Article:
Collegiate Day of Prayer 2017

I learned about this movement a few years ago, and from its website, it mentions this as its history:

“During this extended season of revival (the Second Great Awakening in America, 1790-1845), church leaders began to apply the proven principles of the Concert of Prayer movement to the needs of college students. By 1815, the Concert of Prayer for Colleges had become a regular feature on the New England campuses of Yale, Williams, Brown and Middlebury. By 1823, almost every major denomination and university in America had embraced the practice of a concerted day of prayer for colleges.

All the universities in America at this time had been founded through the Church and therefore were expected to supply the next generation of evangelical leaders. 

The American churches viewed these student communities as the coming future of their congregations, culture, and society. They believed that the direction of their churches and that of the whole nation would soon follow the spiritual bent and character of America’s college students — as the students go, so goes the nation. It was this kind of farseeing perspective about students that made the American Church quick to answer the call to a national day of prayer for colleges.” (collegiatedayofprayer.org)

This commitment to pray for America’s colleges and universities has been going on since 1815. Today was the day that people gathered to pray for the higher education system in our nation, including our own young adults and students, professors, biblical truth, and decisions and policies that are made in these educational institutions.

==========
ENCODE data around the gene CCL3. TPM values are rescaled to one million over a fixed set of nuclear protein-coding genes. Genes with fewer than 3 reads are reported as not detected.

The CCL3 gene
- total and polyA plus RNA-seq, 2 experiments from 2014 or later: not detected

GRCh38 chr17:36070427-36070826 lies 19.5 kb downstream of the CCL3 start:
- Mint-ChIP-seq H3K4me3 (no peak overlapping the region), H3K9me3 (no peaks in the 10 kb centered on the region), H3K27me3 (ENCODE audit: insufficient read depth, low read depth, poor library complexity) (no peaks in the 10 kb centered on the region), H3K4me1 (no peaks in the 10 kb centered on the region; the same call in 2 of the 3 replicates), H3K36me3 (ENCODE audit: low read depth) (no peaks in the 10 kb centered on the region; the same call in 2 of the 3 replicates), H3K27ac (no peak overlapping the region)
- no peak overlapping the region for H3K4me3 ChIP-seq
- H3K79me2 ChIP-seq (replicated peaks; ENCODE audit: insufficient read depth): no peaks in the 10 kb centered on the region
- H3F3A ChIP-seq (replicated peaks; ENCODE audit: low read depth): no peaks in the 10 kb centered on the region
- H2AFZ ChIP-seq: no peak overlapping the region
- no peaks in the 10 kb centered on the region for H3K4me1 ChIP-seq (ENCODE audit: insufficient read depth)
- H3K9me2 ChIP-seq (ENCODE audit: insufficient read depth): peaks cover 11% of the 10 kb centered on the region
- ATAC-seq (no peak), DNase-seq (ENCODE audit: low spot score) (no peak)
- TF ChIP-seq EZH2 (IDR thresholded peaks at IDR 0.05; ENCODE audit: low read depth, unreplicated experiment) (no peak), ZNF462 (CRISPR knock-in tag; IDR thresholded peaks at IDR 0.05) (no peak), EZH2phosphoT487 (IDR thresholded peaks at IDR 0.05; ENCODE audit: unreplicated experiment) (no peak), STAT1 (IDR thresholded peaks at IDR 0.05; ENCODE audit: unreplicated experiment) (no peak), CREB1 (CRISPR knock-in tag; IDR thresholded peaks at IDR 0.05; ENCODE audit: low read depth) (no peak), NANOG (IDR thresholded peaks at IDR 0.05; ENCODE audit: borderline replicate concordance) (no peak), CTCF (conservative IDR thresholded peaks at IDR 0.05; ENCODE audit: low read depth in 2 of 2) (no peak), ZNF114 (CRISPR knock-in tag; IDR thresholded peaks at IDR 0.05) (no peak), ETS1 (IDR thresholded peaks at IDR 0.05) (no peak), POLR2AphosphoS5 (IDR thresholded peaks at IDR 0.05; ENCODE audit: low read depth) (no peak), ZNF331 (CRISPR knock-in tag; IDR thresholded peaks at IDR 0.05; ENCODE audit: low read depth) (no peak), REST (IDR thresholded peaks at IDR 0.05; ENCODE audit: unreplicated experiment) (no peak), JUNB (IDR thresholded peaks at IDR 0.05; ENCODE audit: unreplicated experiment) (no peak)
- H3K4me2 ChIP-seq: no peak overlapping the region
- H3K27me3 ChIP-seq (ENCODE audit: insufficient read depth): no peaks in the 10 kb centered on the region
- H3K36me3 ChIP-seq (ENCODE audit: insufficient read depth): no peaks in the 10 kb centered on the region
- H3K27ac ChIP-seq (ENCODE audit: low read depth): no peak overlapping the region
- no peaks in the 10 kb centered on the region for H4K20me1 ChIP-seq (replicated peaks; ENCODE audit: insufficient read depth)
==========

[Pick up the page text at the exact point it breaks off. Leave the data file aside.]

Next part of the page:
We know that when we send our “children” out of our home that they will be under the influence of many people (professors and peers) of which we have no control.

We pray for good influences, for godly people around them to show them Christ’s love and live out biblical truth before them.

Today our MOCA group prayed for the colleges and universities that we have been associated with over the years, for our college students, grad school students, high school seniors, and young adults not currently in college or already graduated. It was a time of confidential sharing and praying, of sharing a meal together around the table, and of getting to know each other (and each others’ kids) better in a casual, focused home environment.

If you’re in this season of life with a high school senior or young adult in your life, I encourage you to get together with other same-season, like-minded moms and intercede for each other, in Jesus’ name.

 

Melinda Hemphill

Wiesbaden, Germany